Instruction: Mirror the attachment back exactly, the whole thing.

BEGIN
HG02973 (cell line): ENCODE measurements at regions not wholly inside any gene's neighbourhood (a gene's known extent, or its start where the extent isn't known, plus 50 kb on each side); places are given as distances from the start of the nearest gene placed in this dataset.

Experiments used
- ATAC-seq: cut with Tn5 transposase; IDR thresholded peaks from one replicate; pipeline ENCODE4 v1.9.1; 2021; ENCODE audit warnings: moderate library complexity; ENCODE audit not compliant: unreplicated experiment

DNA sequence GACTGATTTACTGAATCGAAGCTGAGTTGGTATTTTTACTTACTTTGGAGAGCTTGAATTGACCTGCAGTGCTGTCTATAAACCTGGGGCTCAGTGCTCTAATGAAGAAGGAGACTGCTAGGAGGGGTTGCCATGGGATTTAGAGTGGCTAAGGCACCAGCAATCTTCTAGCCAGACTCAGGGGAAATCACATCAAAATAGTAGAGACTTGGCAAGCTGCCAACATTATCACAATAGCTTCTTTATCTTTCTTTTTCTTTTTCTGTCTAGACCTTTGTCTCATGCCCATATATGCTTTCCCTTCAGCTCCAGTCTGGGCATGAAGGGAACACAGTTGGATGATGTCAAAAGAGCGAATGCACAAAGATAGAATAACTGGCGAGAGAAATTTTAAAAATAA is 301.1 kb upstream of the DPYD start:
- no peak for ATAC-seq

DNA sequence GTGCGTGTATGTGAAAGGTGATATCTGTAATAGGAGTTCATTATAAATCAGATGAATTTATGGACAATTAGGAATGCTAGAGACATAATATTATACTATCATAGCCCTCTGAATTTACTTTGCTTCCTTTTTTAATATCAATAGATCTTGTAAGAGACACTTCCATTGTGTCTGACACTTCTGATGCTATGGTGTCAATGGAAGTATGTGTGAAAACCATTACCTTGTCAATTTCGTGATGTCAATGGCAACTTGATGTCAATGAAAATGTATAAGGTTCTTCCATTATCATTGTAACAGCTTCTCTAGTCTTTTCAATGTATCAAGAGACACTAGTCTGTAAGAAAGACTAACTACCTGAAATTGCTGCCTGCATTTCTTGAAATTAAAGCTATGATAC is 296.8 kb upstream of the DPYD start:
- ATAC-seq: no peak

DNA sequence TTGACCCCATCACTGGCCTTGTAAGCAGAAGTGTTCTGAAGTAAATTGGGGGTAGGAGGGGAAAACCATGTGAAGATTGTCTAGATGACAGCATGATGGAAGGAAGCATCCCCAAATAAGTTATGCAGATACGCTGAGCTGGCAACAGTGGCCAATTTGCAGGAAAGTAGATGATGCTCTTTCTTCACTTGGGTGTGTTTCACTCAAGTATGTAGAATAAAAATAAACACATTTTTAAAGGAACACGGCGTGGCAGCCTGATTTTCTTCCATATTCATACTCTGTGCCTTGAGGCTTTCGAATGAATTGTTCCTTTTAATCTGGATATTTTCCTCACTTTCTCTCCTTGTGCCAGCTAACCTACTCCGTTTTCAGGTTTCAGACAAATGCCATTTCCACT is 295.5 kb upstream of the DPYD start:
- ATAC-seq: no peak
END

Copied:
HG02973 (cell line): ENCODE measurements at regions not wholly inside any gene's neighbourhood (a gene's known extent, or its start where the extent isn't known, plus 50 kb on each side); places are given as distances from the start of the nearest gene placed in this dataset.

Experiments used
- ATAC-seq: cut with Tn5 transposase; IDR thresholded peaks from one replicate; pipeline ENCODE4 v1.9.1; 2021; ENCODE audit warnings: moderate library complexity; ENCODE audit not compliant: unreplicated experiment

DNA sequence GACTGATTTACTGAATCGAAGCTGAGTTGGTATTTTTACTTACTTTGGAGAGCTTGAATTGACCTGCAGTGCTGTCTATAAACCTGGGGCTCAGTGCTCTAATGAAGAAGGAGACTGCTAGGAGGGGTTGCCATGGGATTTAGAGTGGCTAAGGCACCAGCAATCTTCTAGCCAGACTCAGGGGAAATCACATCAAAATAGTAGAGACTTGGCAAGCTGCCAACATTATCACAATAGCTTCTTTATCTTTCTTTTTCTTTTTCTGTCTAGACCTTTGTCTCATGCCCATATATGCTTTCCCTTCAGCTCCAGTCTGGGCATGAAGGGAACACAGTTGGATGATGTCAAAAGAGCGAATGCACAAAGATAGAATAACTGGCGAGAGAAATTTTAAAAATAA is 301.1 kb upstream of the DPYD start:
- no peak for ATAC-seq

DNA sequence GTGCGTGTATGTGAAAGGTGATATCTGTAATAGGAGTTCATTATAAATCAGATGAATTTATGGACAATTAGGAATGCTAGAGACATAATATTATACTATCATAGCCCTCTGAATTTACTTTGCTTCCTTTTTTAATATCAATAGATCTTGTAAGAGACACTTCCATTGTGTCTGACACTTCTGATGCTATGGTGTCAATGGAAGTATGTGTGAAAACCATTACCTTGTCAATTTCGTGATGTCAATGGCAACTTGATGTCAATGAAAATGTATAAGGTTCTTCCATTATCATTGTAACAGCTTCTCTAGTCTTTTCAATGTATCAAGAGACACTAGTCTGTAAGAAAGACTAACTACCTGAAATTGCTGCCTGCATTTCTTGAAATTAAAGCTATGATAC is 296.8 kb upstream of the DPYD start:
- ATAC-seq: no peak

DNA sequence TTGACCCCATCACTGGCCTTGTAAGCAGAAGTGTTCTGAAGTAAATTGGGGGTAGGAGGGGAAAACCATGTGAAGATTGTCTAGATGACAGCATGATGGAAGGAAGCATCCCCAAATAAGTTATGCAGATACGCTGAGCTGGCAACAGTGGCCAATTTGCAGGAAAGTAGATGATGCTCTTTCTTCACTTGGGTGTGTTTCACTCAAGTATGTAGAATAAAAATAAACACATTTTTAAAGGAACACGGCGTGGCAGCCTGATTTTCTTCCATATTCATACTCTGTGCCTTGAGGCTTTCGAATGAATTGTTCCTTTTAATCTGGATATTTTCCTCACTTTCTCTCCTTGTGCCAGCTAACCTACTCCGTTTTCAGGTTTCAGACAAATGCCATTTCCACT is 295.5 kb upstream of the DPYD start:
- ATAC-seq: no peak